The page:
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Hoffmann, R. A wiki for the life sciences where authorship matters. Nature Genetics (2008)

Insulin-like growth factor binding protein production in bovine retinal endothelial cells.

Retinopathy is the most frequent microangiopathic complication in diabetes. Many circulating hormones and locally produced mitogenic factors have been involved. Bovine retinal endothelial cells (BRECs) were cultured to investigate if insulin, insulin-like growth factors (IGFs), IGF binding proteins (IGFBPs), and a chronic high-glucose condition could control endothelial cell growth. Specific IGF-I receptors with two binding sites with high (Kd 0.03 nmol/L) and low (Kd 1.3 nmol/L) affinity were found when analyzing families of displacement curves between IGF-I versus IGF-I and IGF-I versus insulin. However, IGFs failed to be mitogenic factors in these cells. This could be explained by an inhibitory effect due to the presence of specific IGFBPs with a molecular weight between 24 and 43 kd. Using Western blot and immunoblot analysis, Northern blot study, and specific radioimmunoassay (RIA), these IGFBPs have been identified as IGFBP-3, -2, -5, and -4. Insulin, which does not bind to IGFBPs, was a potent mitogenic factor in these cells at a high concentration (10 nmol/L), suggesting a cross-reaction to IGF-I receptor. These IGFBPs, except the 24-kd form (IGFBP-4), were modulated by both IGF-I and IGF-II, with a maximum effect at 100 and 10 nmol/L, respectively. This regulation on IGFBPs was IGF-I receptor-independent. In fact, (1) IGFBP mRNA levels were not modified after stimulation with 100 nmol/L IGF-I, (2) 100 nmol/L IGF plus an equimolar concentration of alpha IR3 did not affect IGFBP production, (3) Des(1-3)IGF-I had no effect on IGFBP modulation, whereas at 10 nmol/L it enhanced BREC thymidine cell incorporation, and (4) 100 nmol/L insulin, which at this concentration can cross-react with the IGF-I receptor, did not modify the IGFBP pattern. Chronic exposure (4 weeks) of BRECs to 25 mmol/L glucose had no effect on cell growth. However, after 3 weeks, we observed a decreased IGFBP detection, and addition of 100 nmol/L IGF-I did not change IGFBP levels and did not modify cell growth. Conversely, BRECs grown in regular medium for 4 weeks showed increased IGFBP production. In conclusion, we showed that conditions mimicking hyperinsulinemia, rather than high levels of IGFs, could regulate BREC growth and that the IGF-I analog, Des(1-3), even with reduced affinity for IGFBPs but in part capable of binding to IGFBP-3, significantly stimulated BRECs growth only at 10 nmol/L. IGF actions are modulated by locally produced endothelial IGFBPs, and in turn, these endothelial IGFBPs are regulated, via in IGF-I receptor-independent mechanism, by the presence of IGFs. The autoregulatory IGF system together with the direct glucose modulation of IGFBPs could contribute in diabetic subjects to the retinal endothelial cell growth and metabolism through local changes in IGF bioavailability.[1]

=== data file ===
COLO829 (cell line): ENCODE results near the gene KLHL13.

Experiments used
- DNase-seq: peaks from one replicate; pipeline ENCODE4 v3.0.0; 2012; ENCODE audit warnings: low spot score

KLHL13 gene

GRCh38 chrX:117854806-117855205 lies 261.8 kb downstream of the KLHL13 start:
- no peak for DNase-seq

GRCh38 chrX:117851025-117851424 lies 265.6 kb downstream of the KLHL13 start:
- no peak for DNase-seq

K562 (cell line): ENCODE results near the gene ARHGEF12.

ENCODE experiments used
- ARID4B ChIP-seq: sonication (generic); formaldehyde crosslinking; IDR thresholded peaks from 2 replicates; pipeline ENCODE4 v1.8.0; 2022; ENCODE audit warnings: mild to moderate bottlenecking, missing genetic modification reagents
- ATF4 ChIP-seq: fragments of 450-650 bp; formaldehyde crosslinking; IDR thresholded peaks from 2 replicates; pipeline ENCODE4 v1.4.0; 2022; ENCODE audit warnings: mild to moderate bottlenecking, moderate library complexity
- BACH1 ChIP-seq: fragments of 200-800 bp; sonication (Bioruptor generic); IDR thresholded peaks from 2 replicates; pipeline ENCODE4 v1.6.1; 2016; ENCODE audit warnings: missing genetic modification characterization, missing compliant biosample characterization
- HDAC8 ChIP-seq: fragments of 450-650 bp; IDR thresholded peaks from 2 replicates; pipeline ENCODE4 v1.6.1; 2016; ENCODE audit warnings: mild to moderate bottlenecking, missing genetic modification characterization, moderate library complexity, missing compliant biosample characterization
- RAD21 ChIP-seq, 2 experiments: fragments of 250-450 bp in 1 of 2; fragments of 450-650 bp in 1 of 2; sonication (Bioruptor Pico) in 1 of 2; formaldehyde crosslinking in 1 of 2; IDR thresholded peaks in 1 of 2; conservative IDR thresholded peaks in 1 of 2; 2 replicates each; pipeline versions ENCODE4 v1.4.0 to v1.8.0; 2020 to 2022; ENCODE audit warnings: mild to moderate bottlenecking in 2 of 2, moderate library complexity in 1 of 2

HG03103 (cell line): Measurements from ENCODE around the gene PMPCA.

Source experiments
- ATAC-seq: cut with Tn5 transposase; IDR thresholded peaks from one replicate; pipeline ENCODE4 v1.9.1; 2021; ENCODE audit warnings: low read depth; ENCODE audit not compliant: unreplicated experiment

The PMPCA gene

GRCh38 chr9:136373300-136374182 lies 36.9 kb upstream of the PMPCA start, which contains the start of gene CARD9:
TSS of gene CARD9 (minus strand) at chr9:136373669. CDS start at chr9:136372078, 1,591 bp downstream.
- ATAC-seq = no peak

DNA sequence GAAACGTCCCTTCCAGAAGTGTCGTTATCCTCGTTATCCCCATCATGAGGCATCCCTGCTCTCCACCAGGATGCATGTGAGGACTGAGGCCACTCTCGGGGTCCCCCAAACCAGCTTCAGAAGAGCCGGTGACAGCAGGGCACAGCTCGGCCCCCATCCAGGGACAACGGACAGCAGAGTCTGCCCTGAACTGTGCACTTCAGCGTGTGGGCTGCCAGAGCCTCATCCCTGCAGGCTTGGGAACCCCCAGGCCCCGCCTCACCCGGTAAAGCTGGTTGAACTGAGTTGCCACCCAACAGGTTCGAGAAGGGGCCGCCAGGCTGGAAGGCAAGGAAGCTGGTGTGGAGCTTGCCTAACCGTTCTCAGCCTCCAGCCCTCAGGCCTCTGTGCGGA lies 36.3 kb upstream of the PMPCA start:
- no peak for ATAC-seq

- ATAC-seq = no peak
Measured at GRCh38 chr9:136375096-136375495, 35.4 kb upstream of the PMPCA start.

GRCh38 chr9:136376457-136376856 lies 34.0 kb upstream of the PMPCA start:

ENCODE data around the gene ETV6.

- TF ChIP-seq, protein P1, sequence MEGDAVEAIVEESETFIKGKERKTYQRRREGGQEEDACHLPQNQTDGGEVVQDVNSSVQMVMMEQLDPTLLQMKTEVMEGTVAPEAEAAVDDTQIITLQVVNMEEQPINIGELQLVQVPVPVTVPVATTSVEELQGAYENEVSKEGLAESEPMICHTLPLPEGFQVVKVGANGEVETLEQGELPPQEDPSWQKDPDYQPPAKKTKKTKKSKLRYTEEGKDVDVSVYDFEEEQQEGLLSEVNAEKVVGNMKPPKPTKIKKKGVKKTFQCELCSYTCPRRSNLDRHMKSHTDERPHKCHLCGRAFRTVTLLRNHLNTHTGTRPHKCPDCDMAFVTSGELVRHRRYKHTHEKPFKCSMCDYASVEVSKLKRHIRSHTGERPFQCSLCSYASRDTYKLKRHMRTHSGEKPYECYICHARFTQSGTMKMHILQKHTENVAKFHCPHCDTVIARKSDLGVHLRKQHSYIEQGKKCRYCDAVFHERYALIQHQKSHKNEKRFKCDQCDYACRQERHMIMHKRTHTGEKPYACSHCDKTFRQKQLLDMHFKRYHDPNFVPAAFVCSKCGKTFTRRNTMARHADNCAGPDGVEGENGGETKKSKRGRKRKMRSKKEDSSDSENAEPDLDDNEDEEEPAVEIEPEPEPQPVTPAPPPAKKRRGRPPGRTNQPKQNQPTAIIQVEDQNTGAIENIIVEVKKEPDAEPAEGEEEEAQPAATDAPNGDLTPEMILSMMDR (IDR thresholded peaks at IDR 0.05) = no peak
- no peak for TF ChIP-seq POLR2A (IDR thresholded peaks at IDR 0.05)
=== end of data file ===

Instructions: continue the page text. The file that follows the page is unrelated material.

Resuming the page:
1. Insulin-like growth factor binding protein production in bovine retinal endothelial cells. Giannini, S., Cresci, B., Manuelli, C., Fujita-Yamaguchi, Y., Romagnani, P., Mohan, S., Rotella, C.M. Metab. Clin. Exp. (1997) [Pubmed]
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